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Seven Questions: The Path to 9/11 Controversy

Observers on the right and left have criticized ABC’s docudrama, The Path to 9/11, for inaccuracies in its portrayal of the run-up to the 9/11 terror attacks. American Airlines might even sue the network. But where does a commitment to history end and artistic license begin? To find out, FP spoke with The Path to 9/11 scriptwriter and producer, Cyrus Nowrasteh.

FOREIGN POLICY: Didnt you feel that dramatizing the events of September 11 would be stepping into a hornets nest?

Cyrus Nowrasteh: Always. But I did not think we would have the intensity and the underhandedness of the reaction, or that it would become a national obsession. Whenever you deal with docudramawith real people and real eventssomeone is going to be upset. Thats just the reality. I cant think of that. I have to do a job. First and foremost, I am a screenwriter. The writer of a historical play is not a historian. I do think one is obliged to be as historically accurate as he can be, and I have done that.

FP: Do you consider the script a historical document?

CN: No, but I stand by the original version of the movie, and I stand by the edited version. I dont think the edits were warranted. There has to be conflation of events. The most obvious problem any dramatist faces is that of sheer length. I had to collapse the events of eight and a half years into five hours. I dont know any other way to do it except collapse, conflate, and condense.

The scene that has given the critics the most problems is when [Clinton administration National Security Advisor] Sandy Berger, [Director of Central Intelligence George] Tenet, and [counterterrorism advisor Richard] Clarke are on videoconference in Washington while an Afghan tribal team is trying to capture Osama bin Laden. Theyve surrounded bin Ladens compound, and theyre waiting for the order to go in. Theres a CIA collection team with them. That sequence is a conflation.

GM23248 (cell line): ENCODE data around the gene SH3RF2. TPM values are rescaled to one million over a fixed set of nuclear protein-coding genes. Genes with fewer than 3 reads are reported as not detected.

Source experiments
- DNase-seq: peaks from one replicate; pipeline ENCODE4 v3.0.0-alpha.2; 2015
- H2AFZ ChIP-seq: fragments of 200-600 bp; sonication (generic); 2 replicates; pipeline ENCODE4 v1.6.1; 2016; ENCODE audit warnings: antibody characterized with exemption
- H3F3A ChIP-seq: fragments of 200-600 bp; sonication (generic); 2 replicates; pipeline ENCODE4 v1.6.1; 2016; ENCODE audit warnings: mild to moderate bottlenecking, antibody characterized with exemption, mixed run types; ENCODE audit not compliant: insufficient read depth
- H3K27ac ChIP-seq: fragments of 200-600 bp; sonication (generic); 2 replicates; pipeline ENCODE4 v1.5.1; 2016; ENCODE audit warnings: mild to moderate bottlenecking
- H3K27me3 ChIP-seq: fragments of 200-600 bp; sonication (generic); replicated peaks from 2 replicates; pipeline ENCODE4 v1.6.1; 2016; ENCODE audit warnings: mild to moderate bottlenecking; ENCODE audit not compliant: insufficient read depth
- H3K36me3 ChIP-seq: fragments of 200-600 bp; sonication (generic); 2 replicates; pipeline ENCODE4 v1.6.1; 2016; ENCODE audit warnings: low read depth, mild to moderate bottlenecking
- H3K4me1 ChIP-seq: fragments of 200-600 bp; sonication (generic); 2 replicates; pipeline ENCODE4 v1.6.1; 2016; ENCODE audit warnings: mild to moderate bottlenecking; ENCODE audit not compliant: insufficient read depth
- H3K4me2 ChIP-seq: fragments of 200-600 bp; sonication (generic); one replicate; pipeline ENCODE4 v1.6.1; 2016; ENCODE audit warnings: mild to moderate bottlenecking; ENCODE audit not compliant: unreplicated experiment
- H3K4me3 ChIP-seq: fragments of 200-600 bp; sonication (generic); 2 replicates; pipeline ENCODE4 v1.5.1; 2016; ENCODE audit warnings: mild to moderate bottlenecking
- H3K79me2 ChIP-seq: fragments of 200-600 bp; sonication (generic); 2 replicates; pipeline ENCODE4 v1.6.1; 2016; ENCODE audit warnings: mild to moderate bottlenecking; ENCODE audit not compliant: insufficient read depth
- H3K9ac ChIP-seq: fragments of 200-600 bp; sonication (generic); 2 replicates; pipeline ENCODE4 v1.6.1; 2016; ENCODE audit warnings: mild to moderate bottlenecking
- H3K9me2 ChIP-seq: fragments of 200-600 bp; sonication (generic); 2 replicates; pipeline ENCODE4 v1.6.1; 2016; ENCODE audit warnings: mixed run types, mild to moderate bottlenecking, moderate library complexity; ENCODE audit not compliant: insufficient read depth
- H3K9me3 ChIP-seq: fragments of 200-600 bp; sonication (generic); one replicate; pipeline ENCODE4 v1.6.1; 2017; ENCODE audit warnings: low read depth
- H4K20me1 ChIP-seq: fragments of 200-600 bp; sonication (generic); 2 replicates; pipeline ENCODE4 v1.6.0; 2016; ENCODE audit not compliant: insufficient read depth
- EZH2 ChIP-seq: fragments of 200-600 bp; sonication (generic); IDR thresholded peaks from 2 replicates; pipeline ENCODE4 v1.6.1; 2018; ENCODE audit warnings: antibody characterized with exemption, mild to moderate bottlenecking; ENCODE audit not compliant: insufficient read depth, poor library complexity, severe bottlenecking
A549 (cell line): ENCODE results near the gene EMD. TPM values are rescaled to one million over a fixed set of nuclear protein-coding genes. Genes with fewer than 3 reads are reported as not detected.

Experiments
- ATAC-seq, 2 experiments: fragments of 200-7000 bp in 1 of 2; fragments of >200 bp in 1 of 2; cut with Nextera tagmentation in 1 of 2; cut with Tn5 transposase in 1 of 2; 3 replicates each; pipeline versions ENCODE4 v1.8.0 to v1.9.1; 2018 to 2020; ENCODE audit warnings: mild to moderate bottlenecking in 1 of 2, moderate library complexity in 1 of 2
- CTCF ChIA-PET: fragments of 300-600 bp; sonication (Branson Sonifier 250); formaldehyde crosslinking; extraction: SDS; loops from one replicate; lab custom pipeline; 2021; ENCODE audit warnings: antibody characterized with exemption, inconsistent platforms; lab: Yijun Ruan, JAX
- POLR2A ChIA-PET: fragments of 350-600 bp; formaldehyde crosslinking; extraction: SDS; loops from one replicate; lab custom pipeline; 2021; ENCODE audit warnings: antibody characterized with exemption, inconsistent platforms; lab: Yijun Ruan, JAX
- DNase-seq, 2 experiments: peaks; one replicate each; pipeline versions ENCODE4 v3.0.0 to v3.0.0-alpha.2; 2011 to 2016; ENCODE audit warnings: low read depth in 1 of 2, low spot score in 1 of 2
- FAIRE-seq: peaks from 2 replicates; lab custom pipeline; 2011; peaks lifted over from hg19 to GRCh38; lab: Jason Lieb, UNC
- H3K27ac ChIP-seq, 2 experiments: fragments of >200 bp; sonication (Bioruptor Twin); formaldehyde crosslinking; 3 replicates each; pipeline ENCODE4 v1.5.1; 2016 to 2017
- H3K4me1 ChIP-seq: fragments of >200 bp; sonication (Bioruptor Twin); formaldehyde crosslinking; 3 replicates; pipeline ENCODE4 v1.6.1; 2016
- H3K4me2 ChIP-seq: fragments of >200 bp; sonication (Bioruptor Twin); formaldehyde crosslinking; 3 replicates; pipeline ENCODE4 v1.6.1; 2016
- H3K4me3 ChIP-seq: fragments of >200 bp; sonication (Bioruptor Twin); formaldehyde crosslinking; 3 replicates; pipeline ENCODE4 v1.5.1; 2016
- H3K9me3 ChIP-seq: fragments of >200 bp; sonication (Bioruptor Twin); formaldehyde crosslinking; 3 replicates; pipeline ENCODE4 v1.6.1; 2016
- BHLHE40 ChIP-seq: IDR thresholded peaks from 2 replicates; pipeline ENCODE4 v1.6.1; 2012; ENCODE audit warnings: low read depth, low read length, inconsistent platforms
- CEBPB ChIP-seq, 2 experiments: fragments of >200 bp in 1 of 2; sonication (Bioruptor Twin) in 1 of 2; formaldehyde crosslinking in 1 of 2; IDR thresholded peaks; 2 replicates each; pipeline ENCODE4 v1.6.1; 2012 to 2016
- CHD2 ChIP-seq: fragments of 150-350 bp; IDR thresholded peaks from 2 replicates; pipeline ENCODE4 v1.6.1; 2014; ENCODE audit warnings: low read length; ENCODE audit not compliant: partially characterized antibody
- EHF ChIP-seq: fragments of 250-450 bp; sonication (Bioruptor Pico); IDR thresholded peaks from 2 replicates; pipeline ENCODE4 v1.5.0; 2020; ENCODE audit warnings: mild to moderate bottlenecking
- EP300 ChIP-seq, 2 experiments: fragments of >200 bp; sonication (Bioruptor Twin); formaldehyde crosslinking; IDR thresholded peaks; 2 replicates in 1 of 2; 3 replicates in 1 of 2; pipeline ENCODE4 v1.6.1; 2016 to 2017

FP: But Clarke has responded to the film by asserting that CIA agents and Massoud were never that close to capturing bin Laden.

CN: Ive interviewed CIA agents who have told me otherwise. But that is the one concession we made. [In the original,] we had a CIA agent on the ground near bin Ladens compoundinside the wall evenand we took that out for the final presentation. We also cut Sandy Berger cutting off the phone linewhich wasnt actually in the script. But I liked what the director had done with that sequence because I thought it symbolically represented what was going on. [These critics] take everything literally. They dont know how to watch a movie. What happened after the most powerful group of political power brokers and their lawyers tried to stop this from airingthe Clinton Foundation, et al? Seventy seconds were taken out of a five-hour movie.

FP: But many Americans still have erroneous ideas about what happened on 9/11. Many still believe Saddam Hussein was involved. Dont you feel a responsibility for avoiding inaccuracies or conflation? Dont you think you have misled people?

CN: No, I think the hubbub is because we got to the truth. ABC was anticipating an attack from the Republicans. No one expected an attack from where we got it.

FP: American Airlines is considering legal action over a scene depicting 9/11 hijacker Mohammed Atta being allowed to board Flight 11 despite a warning to airline officials. People see that and think it happened. Most Americans wont read the 9/11 report. How do they know where to draw the line between compression and reality?

CN: That whole sequence was vetted. Attorneys and advisors looked at it. Everyone thought, under the circumstancesI dont know about [the threatened lawsuit]. No one has called me about it.

FP: How many parts truth and how many parts fiction is the movie?

CN: Im not going to answer that. Ultimately, and Ive found this with every docudrama Ive done, people in the same room at the exact same moment during a major historical incident can have completely different versions of what happened. Its the Rashomon effect. We have tried to be as accurate as possible. There are numerous attorneys who vetted this material. The chairman of the 9/11 Commission himself signed off on the movie.

FP: Did you expect the reaction to be as strong as it has been?

CN: No, this was a witch hunt. It was like a national book burning. Its Salem all over again.

Cyrus Nowrasteh is the screenwriter and producer of The Path to 9/11, which aired September 10 and 11 on ABC.

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